A Triceratops and "Scotty" the Tyrannosaurus, as well as a new online tour, are the latest additions to the Mace Brown Museum of Natural History.
To gather video for a summer online fieldwork class, Assistant Professor of geology Scott Persons unearthed a Triceratops skull and tyrannosaur footprints near Casper, Wyoming.
The well-preserved 24-million-year-old dolphin skeleton at the College of Charleston's Mace Brown Museum of Natural History is helping to answer questions about the evolution of early branching dolphins.
College of Charleston marine geologist Leslie "Doc" Sautter is raising money to support CofC students and programs through the sale of marine-inspired face masks.
Jay Van Raalte is this year’s recipient of the Department of Mathematics’ top honor, but after doing the math she will pursue a career in music.
With 386 sections of online courses on the summer schedule, there’s no shortage of opportunities for CofC students to keep the momentum of their education going as the temperature creeps up.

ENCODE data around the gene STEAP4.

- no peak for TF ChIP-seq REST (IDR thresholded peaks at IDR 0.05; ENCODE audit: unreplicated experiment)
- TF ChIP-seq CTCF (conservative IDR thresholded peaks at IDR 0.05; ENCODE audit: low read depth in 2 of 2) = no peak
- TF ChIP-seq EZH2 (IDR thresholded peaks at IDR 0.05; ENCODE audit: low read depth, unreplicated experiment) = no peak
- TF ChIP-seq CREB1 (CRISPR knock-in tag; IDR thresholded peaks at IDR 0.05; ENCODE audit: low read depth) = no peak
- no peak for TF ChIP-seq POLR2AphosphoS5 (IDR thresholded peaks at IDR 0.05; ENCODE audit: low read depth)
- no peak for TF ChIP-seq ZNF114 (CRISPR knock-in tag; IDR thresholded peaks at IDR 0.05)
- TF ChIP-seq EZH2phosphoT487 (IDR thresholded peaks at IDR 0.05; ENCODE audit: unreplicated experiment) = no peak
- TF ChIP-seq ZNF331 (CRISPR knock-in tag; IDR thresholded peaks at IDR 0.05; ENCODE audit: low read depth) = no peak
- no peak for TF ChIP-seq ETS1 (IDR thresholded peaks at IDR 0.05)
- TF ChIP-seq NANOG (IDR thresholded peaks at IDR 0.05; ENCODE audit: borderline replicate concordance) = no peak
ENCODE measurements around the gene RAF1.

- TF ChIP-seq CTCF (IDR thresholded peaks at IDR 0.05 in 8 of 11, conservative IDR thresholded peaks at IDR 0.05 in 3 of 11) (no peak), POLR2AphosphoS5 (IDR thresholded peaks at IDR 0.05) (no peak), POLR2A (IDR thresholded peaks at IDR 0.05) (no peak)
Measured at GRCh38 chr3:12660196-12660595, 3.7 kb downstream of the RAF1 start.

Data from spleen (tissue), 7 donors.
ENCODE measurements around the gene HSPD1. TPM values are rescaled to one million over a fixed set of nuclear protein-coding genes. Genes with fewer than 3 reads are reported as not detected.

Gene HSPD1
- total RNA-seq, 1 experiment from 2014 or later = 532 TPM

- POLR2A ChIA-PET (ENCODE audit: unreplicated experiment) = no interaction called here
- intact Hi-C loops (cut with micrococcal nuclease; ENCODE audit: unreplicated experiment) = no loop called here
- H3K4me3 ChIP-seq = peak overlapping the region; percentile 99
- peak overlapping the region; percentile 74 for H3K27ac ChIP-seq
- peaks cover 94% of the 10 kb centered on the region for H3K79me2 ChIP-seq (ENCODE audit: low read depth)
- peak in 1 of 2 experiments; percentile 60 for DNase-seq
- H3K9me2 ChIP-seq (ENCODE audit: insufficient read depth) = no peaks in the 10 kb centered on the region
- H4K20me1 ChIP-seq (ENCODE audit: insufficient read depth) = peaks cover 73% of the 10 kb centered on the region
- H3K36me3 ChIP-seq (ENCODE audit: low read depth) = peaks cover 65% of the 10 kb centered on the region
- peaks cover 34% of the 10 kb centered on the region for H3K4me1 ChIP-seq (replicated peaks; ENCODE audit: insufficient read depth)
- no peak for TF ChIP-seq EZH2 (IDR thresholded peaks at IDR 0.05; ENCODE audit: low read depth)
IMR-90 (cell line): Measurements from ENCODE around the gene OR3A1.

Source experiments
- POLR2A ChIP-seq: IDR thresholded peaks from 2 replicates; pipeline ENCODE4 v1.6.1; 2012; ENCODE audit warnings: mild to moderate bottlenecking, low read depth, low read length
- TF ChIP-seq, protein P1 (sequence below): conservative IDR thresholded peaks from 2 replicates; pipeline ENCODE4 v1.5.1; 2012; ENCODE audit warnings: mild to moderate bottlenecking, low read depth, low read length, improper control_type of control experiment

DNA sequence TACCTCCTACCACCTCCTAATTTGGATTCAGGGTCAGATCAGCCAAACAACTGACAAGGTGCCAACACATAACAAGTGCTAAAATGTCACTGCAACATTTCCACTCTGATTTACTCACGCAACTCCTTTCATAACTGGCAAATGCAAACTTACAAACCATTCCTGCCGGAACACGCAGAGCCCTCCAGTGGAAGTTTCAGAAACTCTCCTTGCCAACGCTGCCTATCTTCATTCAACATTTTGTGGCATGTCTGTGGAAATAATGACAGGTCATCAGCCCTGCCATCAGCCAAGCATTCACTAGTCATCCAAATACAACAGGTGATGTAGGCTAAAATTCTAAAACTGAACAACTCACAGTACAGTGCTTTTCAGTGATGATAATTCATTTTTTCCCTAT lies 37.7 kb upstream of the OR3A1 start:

As a disaster risk reduction specialist with the United Nations High Commissioner for Refugees, alumna Marina Drazba knows how to empower people to be ready for a catastrophe.
A recent study by geology professor Barbara Beckingham shows that more and more microplastics are showing up in wastewater treatment plants in the Lowcountry.
The new curator of the Mace Brown Museum, Scott Persons helped discover what life was like for the biggest T. rex ever found.
Geology major Clara Meier’s trip to Alaska to gather evidence of a mass extinction illustrates the research opportunities afforded undergrads.